The X670E chipset is the AM5 flagship, with the letter ‘E’ standing for ‘Extended’. AMD’s X670E chipset features all the bells and whistles AMD announced at its keynote – PCIe Gen 5 for storage and graphics, SVI-3 power infrastructure for better overclocking and more power stages, and up to four HDMI 2.1 and DisplayPort 2.0 ports. The X670E features PCIe connectivity everywhere, meaning primary and secondary PCIe slots, and all M.2 storage slots.
The Extreme version of AMDs X670 is also said to have completely unrestricted overclocking, meaning all the VRMs you could ever need with excellent power staging and delivery.
The X670E is the best of the best, and will most likely cost a pretty penny. These will most likely be your Crosshair Heros and Aorus Extremes.
The X670 chipset can be thought of as the little brother to the X670E, with all of the connectivity, just not as many features.
The X670 still features enthusiast-level overclocking support, although it may not feature quite as many VRMs or power delivery support.
The main difference is the PCIe Gen 5 support, with the X670 only having PCIe GPU support in its primary X16 PCIe slot – the rest will be PCIe Gen 4.
Storage remains the same, however, with PCIe Gen 5 powering M.2 storage on both the X670E and X670 motherboards.
The X670 chipset motherboard will likely cost a little less than the X670E – how much exactly we’re not quite sure.
The B650 chipset is the budget-oriented entry into the AM5 chipset scene.
The chipset B650 will not feature overclocking support and will most likely have much fewer VRMs, as fewer are needed in a system incapable of overclocking.
The B650 chipset will not feature PCIe Gen 5 capabilities for any of its PCIe slots, 8x or 16X. However, the B650 will still feature PCIe Gen 5 storage technology for compatible M.2 SSDs.
In all likelihood, the B650 chipset will also feature less ultrafast USB connectivity and fewer onboard HDMI and Display Ports. Whether AMD has downgraded those ports to a lesser version (HDMI 2.0) remains a mystery.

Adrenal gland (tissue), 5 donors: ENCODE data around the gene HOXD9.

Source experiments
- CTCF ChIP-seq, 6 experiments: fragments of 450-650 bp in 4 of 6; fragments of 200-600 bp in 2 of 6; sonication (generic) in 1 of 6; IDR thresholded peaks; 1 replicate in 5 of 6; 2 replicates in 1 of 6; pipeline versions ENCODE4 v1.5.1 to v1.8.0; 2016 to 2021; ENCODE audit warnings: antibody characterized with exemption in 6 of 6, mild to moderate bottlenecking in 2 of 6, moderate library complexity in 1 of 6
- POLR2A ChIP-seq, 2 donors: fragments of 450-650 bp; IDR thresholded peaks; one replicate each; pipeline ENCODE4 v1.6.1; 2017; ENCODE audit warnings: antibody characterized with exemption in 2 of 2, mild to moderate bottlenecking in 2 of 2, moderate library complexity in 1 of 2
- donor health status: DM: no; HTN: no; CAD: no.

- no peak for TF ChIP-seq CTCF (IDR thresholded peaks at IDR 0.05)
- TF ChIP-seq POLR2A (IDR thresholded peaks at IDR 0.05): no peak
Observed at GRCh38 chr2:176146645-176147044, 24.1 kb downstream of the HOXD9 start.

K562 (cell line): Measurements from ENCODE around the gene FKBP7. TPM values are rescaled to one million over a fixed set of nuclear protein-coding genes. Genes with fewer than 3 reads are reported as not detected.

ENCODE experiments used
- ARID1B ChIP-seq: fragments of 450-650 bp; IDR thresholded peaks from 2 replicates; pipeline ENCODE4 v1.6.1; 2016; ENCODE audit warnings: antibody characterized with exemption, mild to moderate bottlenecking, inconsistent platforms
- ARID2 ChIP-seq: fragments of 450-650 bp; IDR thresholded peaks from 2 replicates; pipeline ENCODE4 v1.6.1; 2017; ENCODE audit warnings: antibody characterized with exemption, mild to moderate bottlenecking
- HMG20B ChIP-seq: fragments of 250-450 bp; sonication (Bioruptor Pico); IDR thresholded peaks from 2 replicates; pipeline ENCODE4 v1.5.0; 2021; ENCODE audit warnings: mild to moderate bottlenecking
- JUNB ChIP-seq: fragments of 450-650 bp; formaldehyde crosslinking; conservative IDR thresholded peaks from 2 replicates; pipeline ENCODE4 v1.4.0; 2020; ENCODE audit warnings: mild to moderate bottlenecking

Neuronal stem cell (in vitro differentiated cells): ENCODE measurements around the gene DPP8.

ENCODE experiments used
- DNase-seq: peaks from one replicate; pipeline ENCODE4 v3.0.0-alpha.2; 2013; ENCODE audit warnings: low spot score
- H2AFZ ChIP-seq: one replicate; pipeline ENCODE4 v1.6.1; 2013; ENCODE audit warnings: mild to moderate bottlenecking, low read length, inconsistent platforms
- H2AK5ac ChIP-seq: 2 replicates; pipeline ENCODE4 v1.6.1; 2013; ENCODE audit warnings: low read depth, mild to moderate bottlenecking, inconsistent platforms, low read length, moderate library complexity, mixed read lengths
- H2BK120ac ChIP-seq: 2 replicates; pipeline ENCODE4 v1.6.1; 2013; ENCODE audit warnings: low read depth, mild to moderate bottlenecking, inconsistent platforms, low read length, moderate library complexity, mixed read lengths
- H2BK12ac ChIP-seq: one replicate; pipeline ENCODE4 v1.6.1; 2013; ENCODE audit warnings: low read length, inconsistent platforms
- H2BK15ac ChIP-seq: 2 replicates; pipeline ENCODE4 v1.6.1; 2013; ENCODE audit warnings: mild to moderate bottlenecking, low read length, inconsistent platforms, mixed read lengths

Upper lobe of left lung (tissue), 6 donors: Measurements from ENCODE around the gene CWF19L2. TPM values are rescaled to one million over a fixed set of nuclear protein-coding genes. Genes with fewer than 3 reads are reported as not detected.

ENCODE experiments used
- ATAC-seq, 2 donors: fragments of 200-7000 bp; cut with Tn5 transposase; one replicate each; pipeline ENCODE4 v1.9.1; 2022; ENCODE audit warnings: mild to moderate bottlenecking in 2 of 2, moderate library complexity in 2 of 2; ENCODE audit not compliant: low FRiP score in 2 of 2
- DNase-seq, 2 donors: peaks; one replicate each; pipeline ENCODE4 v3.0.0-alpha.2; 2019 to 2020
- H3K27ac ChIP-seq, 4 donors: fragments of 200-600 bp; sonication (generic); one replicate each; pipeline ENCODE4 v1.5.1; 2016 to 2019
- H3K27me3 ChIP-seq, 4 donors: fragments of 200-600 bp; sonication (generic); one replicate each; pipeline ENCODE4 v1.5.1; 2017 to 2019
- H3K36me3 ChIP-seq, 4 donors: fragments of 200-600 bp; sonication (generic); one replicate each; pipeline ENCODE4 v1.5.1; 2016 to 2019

The B650 motherboards will be the most budget-friendly of the three. The trade-off is that you get fewer features and slower connectivity.
The X670E and X670 will feature a dual chipset design, with a PCIe switch between them. The dual chipset design is like nothing we have ever seen before, and it introduces technological challenges.
The two chipsets featured in the higher-end X670E and none E boards are essentially two B650 chipsets built on the same board. The two chipsets are separated by a PCIe switch, which will presumably switch or direct signals towards whatever chipset is assigned to that feature or component.
The chipsets could be set up in parallel as there are only so many PCIe lanes available per CPU, 16X for the GPU, 4X for the SSD, and 4X to communicate with the chipset.
With this information, we can accurately assume that there could be almost double the connectivity on higher-end X670 and X670E motherboards. Due to the fact that X670E motherboards contain PCIe Gen 5 connectivity on all of their PCIe slots, we’d say the assumption is very likely accurate.
There are more than a couple of differences between AM5’s new chipsets and we don’t even have all the details yet. The main differences have presumably already been announced, and we can use this to make an appropriate decision when it comes time to select a new motherboard.
Of course, the best is the X670E with all the connectivity of a box of LEGO. PCIe Gen 5 support, ultra-fast USB connectivity, and the massive overclocking potential are just a few of its best features.